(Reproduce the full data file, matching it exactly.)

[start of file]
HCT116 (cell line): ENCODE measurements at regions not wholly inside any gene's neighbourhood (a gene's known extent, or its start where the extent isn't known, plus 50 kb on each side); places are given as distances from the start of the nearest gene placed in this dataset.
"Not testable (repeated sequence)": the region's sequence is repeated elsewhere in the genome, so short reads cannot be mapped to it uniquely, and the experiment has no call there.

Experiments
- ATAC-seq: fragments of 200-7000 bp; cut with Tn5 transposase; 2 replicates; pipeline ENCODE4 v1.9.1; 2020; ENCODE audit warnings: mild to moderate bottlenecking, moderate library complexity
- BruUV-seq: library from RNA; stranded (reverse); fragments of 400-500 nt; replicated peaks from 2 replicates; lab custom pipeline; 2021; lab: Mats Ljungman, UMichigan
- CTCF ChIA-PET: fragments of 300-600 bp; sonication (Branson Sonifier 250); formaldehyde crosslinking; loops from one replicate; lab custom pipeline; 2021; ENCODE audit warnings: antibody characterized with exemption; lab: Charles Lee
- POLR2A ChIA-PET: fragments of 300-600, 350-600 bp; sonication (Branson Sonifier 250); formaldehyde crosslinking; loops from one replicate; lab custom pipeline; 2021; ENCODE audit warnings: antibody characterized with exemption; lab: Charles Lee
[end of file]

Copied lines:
HCT116 (cell line): ENCODE measurements at regions not wholly inside any gene's neighbourhood (a gene's known extent, or its start where the extent isn't known, plus 50 kb on each side); places are given as distances from the start of the nearest gene placed in this dataset.
"Not testable (repeated sequence)": the region's sequence is repeated elsewhere in the genome, so short reads cannot be mapped to it uniquely, and the experiment has no call there.

Experiments
- ATAC-seq: fragments of 200-7000 bp; cut with Tn5 transposase; 2 replicates; pipeline ENCODE4 v1.9.1; 2020; ENCODE audit warnings: mild to moderate bottlenecking, moderate library complexity
- BruUV-seq: library from RNA; stranded (reverse); fragments of 400-500 nt; replicated peaks from 2 replicates; lab custom pipeline; 2021; lab: Mats Ljungman, UMichigan
- CTCF ChIA-PET: fragments of 300-600 bp; sonication (Branson Sonifier 250); formaldehyde crosslinking; loops from one replicate; lab custom pipeline; 2021; ENCODE audit warnings: antibody characterized with exemption; lab: Charles Lee
- POLR2A ChIA-PET: fragments of 300-600, 350-600 bp; sonication (Branson Sonifier 250); formaldehyde crosslinking; loops from one replicate; lab custom pipeline; 2021; ENCODE audit warnings: antibody characterized with exemption; lab: Charles Lee